Nah, not really.
I'll never watch it.
Soccer is landscaping with cleats.......and a ball.
Football has to go. And you can see that the left is busy working on it. You are supposed to like soccer because the NWO has decided that is the world sport. Football is too American. They tried to take it overseas and it didn’t catch.
Y’all know we and the world are supposed to think alike.
Bye bye football.
Golf on TV. With either 70 or 140 players playing at once, they can always find something to show. It may be something great, it may be a disaster. Can we see that shot from the fairway bunker into the middle of the lake again?
Boring on TV, but that’s only because it sucks.
I enjoy both soccer and lacrosse; however, I have seen so many soccer matches that I confess to being a bit sick of it. I coached youth soccer for many, many years so I know just a few of the more interesting elements.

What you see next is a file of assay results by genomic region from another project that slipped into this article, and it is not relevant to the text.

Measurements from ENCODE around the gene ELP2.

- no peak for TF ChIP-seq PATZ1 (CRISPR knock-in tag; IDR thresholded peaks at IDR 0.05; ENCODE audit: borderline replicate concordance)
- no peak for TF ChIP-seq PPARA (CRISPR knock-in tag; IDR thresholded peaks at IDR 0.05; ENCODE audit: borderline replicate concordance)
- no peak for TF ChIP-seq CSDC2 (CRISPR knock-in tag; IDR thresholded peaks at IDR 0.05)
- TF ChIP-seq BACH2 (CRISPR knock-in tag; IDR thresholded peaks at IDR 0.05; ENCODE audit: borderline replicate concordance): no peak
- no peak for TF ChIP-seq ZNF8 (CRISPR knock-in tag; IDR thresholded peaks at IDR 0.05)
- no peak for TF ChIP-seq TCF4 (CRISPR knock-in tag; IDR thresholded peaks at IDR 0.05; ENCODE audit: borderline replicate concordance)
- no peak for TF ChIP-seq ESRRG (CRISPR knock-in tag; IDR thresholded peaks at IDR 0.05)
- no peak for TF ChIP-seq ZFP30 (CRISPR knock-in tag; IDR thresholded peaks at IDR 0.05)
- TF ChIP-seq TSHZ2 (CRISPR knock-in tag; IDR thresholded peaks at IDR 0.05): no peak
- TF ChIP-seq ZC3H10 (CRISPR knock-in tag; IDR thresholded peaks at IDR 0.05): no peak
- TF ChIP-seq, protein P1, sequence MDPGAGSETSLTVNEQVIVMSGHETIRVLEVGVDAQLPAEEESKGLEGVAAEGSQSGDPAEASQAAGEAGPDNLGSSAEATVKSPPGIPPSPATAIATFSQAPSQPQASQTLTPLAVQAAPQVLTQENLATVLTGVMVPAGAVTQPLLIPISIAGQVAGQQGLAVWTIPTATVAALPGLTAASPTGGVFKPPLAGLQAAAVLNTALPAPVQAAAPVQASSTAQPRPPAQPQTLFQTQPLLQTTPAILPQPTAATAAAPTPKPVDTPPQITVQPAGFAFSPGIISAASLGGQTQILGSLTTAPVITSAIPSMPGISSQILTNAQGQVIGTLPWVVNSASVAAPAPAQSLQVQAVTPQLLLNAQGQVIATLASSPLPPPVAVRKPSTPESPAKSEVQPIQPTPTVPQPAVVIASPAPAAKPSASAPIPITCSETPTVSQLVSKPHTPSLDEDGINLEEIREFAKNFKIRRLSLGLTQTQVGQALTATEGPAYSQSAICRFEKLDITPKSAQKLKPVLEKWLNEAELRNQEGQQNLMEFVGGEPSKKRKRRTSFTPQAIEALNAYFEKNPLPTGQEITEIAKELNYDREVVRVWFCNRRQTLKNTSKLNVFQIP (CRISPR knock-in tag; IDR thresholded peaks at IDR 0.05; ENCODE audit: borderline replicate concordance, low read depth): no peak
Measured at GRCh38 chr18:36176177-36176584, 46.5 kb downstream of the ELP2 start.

The thing to remember in soccer is that it is a grand game of keep away, and that the defense is vastly favored. Goal scoring typically requires a few miracles. Some of the fun things to watch are ways that a team with the ball can try to lure the defense out.
What I do not like is the c.s. stuff, such as players faking injuries and players taking ball carriers down from behind in order to prevent a likely goal-scoring shot.
Also, the game is under-refereed, meaning that there is too little scrutiny of what all goes on. I also do not like teams "bunkering-up" defensively, in order to sit on a small lead.
I'll definitely catch a few WC games, and one hopes that the US team will distinguish itself (in the good way).
Lack of scoring isn’t a problem. After all we happily watched Super Bowl III (16-7 final). Sacks, touchdowns, interceptions, fumbles, long run backs, long completions, batted down passes, are all interesting even if a score doesn’t result. I don’t know what the soccer equivalents are. When I signed up for soccer in prep school, the coaches never even bothered to explain the rules, and they catered to guys with names like Kiki and Jose who already knew the rules. So you just run around until you don’t. Fine.